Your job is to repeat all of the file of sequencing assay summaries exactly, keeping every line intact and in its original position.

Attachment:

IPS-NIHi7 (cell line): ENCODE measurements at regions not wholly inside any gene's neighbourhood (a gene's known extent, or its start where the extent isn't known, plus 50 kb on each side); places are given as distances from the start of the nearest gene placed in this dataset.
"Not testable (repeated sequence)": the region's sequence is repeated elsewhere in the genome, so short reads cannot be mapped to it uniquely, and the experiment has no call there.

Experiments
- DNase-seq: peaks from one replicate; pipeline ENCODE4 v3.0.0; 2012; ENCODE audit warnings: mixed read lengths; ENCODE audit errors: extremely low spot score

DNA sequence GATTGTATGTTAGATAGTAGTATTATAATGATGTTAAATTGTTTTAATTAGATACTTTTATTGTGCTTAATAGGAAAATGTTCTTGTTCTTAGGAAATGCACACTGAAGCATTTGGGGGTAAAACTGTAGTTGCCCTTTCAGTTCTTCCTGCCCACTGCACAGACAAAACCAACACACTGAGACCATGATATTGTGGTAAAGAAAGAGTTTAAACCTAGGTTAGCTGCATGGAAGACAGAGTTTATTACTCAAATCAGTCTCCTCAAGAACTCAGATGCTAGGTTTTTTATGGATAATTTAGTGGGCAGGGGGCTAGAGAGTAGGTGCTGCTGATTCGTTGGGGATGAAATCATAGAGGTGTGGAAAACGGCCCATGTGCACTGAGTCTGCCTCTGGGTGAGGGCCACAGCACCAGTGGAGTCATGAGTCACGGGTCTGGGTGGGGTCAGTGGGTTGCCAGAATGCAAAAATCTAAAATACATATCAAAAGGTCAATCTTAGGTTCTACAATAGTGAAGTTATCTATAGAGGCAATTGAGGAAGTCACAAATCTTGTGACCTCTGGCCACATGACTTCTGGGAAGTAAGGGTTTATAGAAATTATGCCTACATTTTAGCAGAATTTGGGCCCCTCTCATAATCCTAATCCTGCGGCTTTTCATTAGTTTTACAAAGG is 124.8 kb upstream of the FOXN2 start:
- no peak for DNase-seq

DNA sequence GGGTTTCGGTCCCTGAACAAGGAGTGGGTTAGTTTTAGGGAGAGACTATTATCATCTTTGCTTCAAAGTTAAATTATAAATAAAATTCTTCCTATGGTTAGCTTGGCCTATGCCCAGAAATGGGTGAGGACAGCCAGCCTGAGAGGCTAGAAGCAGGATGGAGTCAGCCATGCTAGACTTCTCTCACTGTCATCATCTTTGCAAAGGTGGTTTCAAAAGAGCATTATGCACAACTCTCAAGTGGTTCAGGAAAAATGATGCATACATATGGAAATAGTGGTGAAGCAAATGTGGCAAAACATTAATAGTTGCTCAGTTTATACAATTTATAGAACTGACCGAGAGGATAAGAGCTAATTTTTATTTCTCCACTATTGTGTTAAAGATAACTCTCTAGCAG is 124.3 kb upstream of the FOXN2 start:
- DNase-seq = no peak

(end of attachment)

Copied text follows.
IPS-NIHi7 (cell line): ENCODE measurements at regions not wholly inside any gene's neighbourhood (a gene's known extent, or its start where the extent isn't known, plus 50 kb on each side); places are given as distances from the start of the nearest gene placed in this dataset.
"Not testable (repeated sequence)": the region's sequence is repeated elsewhere in the genome, so short reads cannot be mapped to it uniquely, and the experiment has no call there.

Experiments
- DNase-seq: peaks from one replicate; pipeline ENCODE4 v3.0.0; 2012; ENCODE audit warnings: mixed read lengths; ENCODE audit errors: extremely low spot score

DNA sequence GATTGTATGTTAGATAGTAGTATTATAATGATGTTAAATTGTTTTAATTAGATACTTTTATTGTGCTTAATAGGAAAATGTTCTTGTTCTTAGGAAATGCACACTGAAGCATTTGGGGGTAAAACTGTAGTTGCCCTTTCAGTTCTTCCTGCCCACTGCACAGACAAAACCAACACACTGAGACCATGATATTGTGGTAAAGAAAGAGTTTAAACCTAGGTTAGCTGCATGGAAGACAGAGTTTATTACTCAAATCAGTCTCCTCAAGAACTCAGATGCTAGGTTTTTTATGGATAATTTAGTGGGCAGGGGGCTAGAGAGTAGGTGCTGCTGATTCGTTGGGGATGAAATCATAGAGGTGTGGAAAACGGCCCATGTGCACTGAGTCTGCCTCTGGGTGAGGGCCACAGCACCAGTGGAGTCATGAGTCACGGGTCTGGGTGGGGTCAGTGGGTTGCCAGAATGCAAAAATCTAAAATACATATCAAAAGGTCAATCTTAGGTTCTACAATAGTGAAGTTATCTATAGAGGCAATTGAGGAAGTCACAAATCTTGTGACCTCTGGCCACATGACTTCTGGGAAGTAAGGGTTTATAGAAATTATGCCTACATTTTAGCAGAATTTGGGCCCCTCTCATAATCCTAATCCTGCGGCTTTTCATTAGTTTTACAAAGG is 124.8 kb upstream of the FOXN2 start:
- no peak for DNase-seq

DNA sequence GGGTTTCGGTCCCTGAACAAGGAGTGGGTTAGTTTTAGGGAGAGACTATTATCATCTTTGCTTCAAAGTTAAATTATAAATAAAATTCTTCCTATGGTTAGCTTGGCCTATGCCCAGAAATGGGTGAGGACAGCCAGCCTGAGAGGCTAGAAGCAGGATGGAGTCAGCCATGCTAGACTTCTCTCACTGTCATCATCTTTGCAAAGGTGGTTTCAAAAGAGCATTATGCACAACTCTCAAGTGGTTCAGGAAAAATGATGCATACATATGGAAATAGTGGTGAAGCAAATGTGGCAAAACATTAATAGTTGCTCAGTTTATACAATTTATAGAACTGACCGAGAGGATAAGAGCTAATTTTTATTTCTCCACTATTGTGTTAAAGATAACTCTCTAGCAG is 124.3 kb upstream of the FOXN2 start:
- DNase-seq = no peak